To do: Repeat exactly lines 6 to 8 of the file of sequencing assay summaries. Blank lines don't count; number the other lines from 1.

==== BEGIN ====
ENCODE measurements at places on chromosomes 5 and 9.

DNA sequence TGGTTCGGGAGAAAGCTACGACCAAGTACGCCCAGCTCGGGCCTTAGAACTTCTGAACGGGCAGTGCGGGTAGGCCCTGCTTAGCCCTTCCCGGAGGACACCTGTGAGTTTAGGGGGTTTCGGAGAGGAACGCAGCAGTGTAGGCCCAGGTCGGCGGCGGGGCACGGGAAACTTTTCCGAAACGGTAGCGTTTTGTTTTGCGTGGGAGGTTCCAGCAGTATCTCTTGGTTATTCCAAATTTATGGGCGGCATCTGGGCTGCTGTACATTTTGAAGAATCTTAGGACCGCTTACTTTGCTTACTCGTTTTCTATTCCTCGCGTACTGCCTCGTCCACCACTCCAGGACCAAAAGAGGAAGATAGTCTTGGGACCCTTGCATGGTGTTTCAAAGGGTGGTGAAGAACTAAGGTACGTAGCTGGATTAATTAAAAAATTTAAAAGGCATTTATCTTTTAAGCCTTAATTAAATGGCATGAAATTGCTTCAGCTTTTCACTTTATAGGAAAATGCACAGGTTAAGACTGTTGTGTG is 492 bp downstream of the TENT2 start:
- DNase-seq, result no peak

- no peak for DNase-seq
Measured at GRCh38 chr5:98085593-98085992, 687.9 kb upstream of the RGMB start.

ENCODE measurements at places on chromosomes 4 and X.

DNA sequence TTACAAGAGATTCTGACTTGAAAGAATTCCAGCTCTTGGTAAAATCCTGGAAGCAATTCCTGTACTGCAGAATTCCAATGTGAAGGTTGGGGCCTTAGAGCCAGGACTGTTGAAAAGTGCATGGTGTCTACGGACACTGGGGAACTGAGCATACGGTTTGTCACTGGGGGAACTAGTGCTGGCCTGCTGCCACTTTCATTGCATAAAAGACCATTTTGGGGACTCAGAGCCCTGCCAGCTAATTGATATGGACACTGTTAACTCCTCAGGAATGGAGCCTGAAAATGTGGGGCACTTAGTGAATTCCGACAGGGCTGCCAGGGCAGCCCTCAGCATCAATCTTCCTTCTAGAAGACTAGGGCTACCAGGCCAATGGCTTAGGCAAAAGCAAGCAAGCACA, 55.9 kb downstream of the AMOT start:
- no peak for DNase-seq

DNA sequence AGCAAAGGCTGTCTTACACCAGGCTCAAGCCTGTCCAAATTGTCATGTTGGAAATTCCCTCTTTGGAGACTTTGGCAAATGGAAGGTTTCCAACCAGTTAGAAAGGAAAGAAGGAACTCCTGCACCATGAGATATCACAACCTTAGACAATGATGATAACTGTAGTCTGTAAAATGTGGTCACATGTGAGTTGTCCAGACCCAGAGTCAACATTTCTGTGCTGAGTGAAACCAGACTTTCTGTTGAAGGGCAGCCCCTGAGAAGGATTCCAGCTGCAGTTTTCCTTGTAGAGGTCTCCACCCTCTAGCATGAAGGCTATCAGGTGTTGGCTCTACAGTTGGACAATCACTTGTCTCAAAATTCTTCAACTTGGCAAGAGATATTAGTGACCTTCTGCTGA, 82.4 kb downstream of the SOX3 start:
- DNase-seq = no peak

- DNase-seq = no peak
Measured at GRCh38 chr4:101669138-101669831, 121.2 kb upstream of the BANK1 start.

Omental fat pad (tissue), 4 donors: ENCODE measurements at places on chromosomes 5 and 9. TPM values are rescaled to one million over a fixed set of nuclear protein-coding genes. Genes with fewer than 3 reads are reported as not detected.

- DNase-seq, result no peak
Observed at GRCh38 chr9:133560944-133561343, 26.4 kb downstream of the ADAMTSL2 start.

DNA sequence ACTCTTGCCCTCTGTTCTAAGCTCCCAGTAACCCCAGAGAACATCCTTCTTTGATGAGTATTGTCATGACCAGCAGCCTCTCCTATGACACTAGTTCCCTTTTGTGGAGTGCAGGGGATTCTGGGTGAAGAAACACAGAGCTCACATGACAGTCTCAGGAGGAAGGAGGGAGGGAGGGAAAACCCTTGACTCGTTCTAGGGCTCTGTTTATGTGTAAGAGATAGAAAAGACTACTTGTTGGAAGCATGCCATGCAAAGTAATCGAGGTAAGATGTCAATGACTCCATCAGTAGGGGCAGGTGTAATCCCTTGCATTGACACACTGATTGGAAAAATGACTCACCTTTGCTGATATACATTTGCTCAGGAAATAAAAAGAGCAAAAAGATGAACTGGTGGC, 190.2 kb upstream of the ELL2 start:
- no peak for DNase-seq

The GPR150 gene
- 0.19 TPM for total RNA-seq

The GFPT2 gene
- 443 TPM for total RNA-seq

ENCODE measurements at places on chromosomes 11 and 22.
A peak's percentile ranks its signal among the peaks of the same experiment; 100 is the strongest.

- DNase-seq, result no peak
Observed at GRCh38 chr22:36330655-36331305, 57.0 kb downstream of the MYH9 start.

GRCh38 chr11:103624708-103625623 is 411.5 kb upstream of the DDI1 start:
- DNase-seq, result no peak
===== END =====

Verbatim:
ENCODE measurements at places on chromosomes 4 and X.

DNA sequence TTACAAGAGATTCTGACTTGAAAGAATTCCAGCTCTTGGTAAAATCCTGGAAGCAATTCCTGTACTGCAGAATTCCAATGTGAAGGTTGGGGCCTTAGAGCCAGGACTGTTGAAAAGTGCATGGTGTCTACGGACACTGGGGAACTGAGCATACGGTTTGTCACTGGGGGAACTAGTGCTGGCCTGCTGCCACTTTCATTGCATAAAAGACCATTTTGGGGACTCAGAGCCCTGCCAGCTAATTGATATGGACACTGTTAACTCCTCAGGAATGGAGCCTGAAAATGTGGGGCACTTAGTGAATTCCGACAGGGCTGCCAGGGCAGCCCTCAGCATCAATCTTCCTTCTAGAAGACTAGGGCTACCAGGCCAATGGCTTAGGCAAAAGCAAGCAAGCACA, 55.9 kb downstream of the AMOT start:
- no peak for DNase-seq